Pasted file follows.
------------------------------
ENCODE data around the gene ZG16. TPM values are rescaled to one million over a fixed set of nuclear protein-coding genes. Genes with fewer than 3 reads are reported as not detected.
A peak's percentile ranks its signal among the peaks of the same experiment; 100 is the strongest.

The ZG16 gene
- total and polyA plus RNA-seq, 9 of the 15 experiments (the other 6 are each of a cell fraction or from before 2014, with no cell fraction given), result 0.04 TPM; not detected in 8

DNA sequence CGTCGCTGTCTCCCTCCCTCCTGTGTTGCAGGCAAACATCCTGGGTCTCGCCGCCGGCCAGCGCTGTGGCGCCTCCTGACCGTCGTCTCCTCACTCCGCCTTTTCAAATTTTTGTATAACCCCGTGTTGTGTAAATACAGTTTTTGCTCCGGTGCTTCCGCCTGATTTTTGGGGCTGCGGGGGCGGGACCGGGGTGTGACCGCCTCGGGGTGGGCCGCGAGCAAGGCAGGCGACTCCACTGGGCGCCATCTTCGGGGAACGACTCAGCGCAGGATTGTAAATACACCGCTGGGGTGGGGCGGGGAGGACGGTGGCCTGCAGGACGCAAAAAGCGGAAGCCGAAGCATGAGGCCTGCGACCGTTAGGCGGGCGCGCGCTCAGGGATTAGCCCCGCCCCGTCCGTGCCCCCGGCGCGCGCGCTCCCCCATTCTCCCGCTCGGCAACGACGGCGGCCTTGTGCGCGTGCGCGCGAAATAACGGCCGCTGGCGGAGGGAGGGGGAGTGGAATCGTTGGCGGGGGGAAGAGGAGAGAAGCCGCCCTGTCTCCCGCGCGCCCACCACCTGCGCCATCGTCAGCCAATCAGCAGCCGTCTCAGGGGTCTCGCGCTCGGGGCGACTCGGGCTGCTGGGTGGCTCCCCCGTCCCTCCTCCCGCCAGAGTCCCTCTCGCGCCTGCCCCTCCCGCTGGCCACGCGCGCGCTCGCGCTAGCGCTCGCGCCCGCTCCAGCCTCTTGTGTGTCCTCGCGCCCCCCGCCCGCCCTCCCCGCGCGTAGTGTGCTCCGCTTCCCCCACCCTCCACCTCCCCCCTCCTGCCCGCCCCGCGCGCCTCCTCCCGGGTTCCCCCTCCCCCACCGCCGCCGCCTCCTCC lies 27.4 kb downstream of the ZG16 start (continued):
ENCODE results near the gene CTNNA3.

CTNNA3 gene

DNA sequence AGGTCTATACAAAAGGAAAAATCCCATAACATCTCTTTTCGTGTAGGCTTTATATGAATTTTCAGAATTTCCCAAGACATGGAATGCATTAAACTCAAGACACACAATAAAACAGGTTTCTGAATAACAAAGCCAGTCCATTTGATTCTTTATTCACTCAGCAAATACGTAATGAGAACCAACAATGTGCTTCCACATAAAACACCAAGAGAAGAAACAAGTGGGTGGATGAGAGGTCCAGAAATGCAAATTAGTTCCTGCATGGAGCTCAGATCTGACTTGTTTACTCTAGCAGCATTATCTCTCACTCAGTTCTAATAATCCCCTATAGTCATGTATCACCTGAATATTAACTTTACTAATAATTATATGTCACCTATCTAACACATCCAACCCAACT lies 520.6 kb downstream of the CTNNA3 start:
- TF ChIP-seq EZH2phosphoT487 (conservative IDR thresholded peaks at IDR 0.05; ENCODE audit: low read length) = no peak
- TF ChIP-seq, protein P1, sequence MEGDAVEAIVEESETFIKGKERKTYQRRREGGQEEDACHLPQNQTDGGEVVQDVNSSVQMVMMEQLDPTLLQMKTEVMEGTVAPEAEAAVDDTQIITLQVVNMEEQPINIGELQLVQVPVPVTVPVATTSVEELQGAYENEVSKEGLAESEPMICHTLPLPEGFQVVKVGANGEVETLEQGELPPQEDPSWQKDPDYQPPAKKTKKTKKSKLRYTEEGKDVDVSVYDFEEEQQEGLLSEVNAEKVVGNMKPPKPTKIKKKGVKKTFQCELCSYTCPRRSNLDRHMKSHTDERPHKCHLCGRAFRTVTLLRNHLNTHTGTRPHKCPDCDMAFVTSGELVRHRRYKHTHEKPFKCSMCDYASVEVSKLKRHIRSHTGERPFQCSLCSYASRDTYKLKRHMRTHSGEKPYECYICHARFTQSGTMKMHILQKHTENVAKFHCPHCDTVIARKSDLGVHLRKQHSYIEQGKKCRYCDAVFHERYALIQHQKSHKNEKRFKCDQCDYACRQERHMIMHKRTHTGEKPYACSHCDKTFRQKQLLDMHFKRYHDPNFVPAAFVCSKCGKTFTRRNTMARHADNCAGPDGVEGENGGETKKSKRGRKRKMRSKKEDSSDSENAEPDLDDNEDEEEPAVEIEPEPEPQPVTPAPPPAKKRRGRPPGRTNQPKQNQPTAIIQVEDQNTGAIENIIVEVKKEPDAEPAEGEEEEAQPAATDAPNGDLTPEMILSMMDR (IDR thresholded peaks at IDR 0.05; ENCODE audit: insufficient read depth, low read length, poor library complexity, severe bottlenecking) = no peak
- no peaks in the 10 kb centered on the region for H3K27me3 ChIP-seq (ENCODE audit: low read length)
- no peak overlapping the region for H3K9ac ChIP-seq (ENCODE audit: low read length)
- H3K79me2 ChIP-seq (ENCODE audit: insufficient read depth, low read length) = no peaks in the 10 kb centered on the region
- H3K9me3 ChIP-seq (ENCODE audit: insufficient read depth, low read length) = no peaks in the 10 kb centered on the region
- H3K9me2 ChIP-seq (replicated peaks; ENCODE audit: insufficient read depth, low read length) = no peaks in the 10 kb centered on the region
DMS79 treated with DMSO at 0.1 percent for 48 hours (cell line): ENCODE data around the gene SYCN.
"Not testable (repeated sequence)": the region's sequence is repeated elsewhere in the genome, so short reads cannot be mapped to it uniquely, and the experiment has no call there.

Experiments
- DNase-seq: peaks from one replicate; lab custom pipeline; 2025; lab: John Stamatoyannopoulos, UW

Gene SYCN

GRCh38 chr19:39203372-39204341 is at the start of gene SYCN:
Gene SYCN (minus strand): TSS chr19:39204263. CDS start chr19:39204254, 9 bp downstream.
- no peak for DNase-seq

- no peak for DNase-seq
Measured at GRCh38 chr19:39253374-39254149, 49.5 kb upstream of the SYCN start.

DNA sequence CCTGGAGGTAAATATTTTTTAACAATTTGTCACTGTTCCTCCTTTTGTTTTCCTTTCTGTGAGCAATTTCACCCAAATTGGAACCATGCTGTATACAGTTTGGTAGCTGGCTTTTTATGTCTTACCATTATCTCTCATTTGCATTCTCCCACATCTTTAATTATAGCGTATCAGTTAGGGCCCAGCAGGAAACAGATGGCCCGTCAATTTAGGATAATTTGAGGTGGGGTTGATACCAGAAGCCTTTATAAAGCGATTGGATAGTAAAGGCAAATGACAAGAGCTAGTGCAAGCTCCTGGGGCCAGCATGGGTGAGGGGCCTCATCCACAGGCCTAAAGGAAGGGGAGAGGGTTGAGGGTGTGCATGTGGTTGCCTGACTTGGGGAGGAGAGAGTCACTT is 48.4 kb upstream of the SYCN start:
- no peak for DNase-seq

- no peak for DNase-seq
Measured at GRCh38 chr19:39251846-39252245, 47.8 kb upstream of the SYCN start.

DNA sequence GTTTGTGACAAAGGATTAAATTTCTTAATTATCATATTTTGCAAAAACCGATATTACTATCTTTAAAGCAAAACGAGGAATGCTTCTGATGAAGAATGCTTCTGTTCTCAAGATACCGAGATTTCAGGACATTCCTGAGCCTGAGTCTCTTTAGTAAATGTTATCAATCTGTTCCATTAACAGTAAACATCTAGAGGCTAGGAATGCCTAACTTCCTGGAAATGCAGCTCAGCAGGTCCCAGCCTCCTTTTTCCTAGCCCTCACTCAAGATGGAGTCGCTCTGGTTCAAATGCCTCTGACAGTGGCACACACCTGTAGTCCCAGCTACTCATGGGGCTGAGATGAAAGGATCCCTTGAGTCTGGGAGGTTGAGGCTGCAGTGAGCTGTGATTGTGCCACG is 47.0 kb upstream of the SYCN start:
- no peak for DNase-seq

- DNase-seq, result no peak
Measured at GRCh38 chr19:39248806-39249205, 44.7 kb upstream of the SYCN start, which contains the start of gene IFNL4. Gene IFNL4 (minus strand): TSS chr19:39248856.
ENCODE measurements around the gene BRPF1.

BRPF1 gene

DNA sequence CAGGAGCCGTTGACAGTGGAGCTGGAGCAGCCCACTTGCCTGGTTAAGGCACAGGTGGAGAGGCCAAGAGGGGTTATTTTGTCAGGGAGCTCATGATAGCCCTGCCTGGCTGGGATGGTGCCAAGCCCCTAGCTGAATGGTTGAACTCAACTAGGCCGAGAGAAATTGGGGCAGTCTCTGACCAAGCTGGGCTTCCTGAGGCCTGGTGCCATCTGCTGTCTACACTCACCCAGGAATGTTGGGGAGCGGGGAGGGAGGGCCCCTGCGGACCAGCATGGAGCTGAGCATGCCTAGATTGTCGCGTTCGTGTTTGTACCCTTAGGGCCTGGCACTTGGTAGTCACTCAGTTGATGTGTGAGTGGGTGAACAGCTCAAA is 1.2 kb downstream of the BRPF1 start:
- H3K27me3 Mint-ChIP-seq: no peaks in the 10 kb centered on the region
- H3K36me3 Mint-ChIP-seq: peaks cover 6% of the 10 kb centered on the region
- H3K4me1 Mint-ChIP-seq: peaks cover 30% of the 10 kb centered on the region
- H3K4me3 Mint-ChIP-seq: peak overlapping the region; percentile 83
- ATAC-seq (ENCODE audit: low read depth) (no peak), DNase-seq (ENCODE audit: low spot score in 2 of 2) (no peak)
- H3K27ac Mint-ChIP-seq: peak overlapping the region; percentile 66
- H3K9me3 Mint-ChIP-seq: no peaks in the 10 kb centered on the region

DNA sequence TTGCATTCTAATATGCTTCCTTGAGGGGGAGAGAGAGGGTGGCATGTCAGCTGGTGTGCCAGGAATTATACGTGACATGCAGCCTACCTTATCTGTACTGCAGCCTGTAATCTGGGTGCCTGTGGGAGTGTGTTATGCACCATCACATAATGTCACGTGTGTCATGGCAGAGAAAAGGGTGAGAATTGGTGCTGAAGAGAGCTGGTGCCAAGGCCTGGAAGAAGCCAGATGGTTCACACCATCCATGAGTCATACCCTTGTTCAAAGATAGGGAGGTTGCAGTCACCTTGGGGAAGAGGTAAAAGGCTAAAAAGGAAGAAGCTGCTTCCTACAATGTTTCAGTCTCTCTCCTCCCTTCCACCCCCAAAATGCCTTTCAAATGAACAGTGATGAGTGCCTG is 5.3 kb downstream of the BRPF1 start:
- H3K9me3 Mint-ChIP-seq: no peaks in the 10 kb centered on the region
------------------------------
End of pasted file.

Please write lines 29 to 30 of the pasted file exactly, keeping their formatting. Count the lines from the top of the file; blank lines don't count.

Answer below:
Measured at GRCh38 chr19:39251846-39252245, 47.8 kb upstream of the SYCN start.

DNA sequence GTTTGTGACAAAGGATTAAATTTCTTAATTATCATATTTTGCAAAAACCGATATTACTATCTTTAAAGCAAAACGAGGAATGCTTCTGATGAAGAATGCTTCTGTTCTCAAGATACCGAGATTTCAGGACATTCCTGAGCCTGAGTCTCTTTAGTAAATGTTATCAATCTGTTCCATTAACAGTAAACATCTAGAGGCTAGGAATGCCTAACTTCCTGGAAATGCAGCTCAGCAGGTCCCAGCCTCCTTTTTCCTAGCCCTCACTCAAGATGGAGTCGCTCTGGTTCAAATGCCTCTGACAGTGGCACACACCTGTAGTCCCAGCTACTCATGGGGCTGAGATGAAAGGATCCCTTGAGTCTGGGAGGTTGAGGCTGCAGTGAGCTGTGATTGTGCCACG is 47.0 kb upstream of the SYCN start: